Katha Sagar: Ocean of Stories, Hindu Wisdom for Every Age
“This collection of stories from Hindu mythology is a wonderful introduction for school age children that will fill them with wonder and jumpstart their imagination. For the adult reader, you will find the stories very whimsical entwined with cogent values and tradition that would make for thoughtful "bed-time story" material. As a non-Hindu, I found this book to be very clear to understand with plenty of background knowledge, cultural sensitivity, and a very helpful afterword, story notes and sources, and glossary. The illustrations in the book are worthy of framing and evoke emotions that match the spirit of the story. This book is definitely one for your bookshelf and for growing the cultural awareness of your child!”
Kindness: A Treasury of Buddhist Wisdom for Children and Parents
Winner of the 2002 Skipping Stones Award for Mulitcultural Diversity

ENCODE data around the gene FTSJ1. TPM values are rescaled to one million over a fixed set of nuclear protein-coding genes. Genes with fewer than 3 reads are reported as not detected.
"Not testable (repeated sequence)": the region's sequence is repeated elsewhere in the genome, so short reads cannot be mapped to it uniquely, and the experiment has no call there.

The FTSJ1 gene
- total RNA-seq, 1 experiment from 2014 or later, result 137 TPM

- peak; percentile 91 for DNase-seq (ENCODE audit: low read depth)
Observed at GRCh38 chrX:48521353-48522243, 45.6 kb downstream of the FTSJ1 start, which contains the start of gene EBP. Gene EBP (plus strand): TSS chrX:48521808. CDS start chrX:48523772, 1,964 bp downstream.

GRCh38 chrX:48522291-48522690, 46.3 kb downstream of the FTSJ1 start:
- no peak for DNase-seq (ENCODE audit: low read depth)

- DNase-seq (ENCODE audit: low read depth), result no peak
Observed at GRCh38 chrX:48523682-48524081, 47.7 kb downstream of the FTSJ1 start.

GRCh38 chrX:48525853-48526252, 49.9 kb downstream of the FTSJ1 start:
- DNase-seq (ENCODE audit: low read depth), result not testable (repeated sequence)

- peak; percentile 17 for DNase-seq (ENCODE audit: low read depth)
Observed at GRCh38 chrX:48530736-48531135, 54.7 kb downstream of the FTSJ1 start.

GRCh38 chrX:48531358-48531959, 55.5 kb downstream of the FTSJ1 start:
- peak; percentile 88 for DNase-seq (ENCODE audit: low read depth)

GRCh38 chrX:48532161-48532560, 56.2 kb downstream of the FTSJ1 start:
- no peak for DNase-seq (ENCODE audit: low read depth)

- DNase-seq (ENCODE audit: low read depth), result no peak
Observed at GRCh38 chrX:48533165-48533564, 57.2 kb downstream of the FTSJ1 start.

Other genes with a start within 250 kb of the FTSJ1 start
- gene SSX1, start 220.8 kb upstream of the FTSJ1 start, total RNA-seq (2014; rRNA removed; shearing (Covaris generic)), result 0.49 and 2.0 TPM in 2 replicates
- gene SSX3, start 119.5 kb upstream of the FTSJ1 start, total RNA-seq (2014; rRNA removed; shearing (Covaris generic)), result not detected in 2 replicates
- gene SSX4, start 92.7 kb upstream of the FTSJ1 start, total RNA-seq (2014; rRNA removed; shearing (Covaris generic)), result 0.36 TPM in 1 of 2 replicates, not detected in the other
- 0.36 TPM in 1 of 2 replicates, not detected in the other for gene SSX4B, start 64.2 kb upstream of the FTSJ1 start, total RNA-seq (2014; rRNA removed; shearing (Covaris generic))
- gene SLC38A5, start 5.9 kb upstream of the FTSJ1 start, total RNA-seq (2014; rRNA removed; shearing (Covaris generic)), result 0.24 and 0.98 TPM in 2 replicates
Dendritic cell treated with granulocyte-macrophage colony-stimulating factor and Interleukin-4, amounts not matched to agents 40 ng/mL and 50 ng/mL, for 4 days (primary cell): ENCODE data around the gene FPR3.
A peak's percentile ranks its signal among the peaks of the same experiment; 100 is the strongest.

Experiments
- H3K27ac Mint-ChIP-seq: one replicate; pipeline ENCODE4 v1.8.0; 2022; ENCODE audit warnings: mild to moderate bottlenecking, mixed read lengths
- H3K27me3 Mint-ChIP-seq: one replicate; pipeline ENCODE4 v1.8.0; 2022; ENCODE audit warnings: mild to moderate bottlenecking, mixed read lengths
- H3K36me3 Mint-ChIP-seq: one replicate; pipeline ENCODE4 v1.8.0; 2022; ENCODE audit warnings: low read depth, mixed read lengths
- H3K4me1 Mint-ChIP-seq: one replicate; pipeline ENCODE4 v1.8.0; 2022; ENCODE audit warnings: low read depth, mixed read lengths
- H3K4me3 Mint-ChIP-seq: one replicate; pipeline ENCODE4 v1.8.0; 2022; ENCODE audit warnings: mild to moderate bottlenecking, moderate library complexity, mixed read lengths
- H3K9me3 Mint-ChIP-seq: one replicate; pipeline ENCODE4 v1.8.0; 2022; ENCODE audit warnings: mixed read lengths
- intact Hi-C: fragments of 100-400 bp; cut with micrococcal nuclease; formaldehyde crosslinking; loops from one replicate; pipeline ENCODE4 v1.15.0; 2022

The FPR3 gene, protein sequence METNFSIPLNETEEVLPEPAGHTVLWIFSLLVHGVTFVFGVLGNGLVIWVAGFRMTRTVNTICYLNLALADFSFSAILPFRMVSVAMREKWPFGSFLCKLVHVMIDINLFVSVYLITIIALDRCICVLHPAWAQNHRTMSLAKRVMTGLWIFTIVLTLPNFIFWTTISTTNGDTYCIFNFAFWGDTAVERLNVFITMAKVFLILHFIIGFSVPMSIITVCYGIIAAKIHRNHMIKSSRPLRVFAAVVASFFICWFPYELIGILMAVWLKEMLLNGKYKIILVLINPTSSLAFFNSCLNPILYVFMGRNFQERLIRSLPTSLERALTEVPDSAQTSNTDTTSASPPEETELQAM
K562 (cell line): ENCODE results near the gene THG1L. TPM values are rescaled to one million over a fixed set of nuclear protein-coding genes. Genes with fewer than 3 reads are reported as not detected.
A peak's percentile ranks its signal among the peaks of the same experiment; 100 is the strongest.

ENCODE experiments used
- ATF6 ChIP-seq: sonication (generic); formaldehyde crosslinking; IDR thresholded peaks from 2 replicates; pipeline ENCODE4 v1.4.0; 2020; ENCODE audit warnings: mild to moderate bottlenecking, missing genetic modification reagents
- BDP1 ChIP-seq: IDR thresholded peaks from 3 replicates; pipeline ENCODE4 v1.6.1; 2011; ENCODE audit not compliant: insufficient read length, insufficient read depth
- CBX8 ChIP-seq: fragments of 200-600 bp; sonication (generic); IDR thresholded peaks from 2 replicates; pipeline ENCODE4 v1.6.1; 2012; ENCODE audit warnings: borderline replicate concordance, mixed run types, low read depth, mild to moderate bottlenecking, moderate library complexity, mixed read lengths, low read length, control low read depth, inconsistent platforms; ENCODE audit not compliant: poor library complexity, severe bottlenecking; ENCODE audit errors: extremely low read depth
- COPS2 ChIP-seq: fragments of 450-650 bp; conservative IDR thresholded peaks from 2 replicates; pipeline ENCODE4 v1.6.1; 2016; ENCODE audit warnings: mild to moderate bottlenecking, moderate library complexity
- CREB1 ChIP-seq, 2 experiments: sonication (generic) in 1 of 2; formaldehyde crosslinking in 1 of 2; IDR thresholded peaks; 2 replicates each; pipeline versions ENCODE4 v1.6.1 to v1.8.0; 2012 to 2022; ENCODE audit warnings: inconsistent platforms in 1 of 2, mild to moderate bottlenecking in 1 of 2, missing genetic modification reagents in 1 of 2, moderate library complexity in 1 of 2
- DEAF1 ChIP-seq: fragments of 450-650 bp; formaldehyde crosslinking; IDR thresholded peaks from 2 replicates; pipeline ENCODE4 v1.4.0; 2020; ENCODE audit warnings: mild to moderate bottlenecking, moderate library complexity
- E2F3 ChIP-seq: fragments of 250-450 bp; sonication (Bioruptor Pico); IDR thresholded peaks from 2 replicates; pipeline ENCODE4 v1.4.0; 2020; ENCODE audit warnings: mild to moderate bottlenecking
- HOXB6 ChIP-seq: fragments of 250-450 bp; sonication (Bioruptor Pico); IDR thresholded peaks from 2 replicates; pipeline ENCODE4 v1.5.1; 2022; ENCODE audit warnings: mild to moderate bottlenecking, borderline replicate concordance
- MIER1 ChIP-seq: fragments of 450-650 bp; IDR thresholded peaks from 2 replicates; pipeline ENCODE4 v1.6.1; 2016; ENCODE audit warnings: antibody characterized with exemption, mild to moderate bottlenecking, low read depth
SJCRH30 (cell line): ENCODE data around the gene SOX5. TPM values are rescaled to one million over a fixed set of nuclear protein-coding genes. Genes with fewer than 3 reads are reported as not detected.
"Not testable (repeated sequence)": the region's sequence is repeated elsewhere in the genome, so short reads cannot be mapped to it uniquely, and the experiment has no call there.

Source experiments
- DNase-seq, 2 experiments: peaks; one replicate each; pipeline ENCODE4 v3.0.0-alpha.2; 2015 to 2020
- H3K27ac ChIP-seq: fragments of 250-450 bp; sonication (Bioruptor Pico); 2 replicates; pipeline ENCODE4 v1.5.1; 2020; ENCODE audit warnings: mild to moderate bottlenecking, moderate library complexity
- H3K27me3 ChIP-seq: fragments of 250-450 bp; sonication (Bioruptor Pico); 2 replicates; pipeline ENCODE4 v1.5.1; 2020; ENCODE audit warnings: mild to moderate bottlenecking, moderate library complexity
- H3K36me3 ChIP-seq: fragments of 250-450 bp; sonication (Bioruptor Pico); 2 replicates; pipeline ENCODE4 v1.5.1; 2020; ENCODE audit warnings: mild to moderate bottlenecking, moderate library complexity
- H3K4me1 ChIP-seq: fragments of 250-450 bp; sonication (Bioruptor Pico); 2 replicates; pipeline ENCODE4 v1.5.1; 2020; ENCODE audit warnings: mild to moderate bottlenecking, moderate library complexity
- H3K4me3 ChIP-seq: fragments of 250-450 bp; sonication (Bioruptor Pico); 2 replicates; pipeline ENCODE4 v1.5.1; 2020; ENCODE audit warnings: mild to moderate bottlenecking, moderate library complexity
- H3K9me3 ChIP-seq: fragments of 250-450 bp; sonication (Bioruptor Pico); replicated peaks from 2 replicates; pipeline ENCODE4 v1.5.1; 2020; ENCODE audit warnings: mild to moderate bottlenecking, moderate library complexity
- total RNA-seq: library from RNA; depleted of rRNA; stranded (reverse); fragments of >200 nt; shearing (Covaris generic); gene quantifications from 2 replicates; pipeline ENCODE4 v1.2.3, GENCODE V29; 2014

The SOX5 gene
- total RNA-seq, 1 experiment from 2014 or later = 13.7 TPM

Booklist: “Many American children know the parable of the mustard seed told in the New Testament. Few, however have been exposed to the equally compelling Buddhist story of the mustard seed. In this parable, the Buddha tells a woman who has lost her child to seek out mustard seeds from families that have not been exposed to death. In doing so, the woman learns the universality of grief. Thirty-one such stories have been masterfully adapted and translated by Conover to transmit the soft, lyrical voice of the originals. These include Jataka Tales, stories of the Buddha in past incarnations, which are widely read and retold to Buddhist children throughout the world. Populated with sticky-haired dragons, verbose monkeys, and strange-looking monks, and illustrated in pleasant pictures contributed by Valerie Wahl, Kindness is packed with excellent tales that will surprise and delight readers while introducing them to the diversity of religious traditions.”
Muhammad: the Story of a Prophet and Reformer
“Author SHEDS LIGHT ON PROPHET”
By: Tracy Simmons
“Spokane author’s faith journey leads her to write children’s books on hinduism”
By: Megan Carroll
“BUDDHIST AUTHOR CONOVER SHEDS LIGHT ON PROPHET MUHAMMAD”
By: Amtul Q Farhat
“Author-teacher expands awareness of cultural, spiritual traditions”
By: Yvonne Lopez-Morton